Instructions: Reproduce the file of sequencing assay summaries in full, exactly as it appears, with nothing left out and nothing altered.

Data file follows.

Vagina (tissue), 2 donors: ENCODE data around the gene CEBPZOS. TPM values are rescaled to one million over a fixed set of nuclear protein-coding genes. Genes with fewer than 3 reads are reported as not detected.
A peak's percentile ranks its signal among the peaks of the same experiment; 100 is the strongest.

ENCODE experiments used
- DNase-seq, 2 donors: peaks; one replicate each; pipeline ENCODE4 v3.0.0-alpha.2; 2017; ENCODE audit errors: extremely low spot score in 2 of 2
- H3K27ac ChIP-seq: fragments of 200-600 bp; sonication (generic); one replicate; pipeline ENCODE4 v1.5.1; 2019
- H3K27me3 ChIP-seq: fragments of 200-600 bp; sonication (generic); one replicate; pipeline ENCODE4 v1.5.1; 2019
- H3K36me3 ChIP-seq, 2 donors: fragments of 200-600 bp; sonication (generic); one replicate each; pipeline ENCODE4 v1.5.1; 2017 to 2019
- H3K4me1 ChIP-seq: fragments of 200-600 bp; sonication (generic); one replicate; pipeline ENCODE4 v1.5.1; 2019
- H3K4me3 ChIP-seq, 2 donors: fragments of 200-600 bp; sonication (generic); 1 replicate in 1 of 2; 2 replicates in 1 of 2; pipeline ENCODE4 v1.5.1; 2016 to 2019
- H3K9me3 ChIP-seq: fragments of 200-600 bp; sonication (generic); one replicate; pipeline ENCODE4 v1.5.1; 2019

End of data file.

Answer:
Vagina (tissue), 2 donors: ENCODE data around the gene CEBPZOS. TPM values are rescaled to one million over a fixed set of nuclear protein-coding genes. Genes with fewer than 3 reads are reported as not detected.
A peak's percentile ranks its signal among the peaks of the same experiment; 100 is the strongest.

ENCODE experiments used
- DNase-seq, 2 donors: peaks; one replicate each; pipeline ENCODE4 v3.0.0-alpha.2; 2017; ENCODE audit errors: extremely low spot score in 2 of 2
- H3K27ac ChIP-seq: fragments of 200-600 bp; sonication (generic); one replicate; pipeline ENCODE4 v1.5.1; 2019
- H3K27me3 ChIP-seq: fragments of 200-600 bp; sonication (generic); one replicate; pipeline ENCODE4 v1.5.1; 2019
- H3K36me3 ChIP-seq, 2 donors: fragments of 200-600 bp; sonication (generic); one replicate each; pipeline ENCODE4 v1.5.1; 2017 to 2019
- H3K4me1 ChIP-seq: fragments of 200-600 bp; sonication (generic); one replicate; pipeline ENCODE4 v1.5.1; 2019
- H3K4me3 ChIP-seq, 2 donors: fragments of 200-600 bp; sonication (generic); 1 replicate in 1 of 2; 2 replicates in 1 of 2; pipeline ENCODE4 v1.5.1; 2016 to 2019
- H3K9me3 ChIP-seq: fragments of 200-600 bp; sonication (generic); one replicate; pipeline ENCODE4 v1.5.1; 2019